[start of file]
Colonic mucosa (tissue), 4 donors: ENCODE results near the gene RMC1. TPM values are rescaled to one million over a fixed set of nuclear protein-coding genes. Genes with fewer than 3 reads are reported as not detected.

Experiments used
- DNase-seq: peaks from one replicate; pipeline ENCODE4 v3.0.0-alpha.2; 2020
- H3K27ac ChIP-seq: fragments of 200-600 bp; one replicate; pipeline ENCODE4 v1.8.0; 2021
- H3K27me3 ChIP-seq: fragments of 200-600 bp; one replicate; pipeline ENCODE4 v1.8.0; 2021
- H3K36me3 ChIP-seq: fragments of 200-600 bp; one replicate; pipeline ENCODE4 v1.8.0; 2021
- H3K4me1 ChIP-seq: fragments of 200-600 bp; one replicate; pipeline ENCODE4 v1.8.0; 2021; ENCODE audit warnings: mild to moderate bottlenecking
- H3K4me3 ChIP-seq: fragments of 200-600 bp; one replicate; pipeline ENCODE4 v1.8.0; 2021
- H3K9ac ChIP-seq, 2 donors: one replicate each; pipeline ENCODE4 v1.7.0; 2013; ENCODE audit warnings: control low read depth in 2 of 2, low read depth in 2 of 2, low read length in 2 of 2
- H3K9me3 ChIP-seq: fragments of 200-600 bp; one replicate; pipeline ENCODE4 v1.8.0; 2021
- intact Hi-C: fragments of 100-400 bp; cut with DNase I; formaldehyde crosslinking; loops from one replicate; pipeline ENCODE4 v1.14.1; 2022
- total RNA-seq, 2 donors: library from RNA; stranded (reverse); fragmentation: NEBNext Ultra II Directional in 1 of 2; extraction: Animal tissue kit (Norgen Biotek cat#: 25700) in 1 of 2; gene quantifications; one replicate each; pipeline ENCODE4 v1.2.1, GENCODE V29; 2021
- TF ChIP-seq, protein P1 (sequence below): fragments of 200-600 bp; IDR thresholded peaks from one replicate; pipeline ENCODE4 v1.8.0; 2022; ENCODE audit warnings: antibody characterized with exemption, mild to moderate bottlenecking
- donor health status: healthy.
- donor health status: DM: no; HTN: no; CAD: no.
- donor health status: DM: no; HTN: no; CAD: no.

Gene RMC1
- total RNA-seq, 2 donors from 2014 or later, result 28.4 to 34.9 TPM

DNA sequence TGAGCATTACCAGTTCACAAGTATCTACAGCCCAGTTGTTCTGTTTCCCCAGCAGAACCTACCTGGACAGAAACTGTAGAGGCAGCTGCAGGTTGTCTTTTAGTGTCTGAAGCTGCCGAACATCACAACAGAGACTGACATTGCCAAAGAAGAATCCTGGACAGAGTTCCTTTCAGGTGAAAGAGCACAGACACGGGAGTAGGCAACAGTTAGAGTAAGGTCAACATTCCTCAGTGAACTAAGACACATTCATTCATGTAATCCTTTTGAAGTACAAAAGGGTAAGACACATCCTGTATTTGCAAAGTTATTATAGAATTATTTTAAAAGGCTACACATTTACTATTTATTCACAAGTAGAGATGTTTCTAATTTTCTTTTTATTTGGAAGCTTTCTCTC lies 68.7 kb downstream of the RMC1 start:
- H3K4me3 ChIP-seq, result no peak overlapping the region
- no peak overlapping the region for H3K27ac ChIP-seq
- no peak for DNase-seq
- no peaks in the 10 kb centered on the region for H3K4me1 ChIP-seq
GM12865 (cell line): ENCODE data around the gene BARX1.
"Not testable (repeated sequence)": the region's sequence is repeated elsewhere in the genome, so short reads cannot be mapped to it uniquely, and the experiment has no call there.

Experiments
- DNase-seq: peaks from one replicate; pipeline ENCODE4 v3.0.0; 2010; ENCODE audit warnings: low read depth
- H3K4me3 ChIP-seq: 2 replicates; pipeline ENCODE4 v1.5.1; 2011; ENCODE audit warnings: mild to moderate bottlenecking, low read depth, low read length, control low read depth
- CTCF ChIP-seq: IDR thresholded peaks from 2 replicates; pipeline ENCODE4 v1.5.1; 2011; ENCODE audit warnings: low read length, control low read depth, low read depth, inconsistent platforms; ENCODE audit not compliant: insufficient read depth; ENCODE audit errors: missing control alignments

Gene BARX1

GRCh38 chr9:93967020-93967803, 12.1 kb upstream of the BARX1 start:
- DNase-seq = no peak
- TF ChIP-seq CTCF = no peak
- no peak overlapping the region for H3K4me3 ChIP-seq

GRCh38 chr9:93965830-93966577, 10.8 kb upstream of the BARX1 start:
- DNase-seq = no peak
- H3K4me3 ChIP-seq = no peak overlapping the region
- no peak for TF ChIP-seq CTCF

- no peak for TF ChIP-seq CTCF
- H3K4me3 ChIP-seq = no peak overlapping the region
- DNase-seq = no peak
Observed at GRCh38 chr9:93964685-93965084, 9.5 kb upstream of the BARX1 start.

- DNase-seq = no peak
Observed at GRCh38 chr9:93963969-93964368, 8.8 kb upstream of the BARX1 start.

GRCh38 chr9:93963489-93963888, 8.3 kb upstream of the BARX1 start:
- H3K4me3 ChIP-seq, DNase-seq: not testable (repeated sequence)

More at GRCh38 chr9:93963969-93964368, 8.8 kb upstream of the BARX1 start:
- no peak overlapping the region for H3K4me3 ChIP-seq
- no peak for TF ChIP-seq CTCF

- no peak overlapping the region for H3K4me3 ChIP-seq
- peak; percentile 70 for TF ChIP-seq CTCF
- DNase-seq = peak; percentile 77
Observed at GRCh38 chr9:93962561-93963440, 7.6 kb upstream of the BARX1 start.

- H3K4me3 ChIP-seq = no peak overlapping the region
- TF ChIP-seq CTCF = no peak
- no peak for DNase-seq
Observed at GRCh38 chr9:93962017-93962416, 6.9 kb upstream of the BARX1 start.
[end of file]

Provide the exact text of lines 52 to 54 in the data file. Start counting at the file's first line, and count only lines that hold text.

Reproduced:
- DNase-seq = peak; percentile 77
Observed at GRCh38 chr9:93962561-93963440, 7.6 kb upstream of the BARX1 start.

- H3K4me3 ChIP-seq = no peak overlapping the region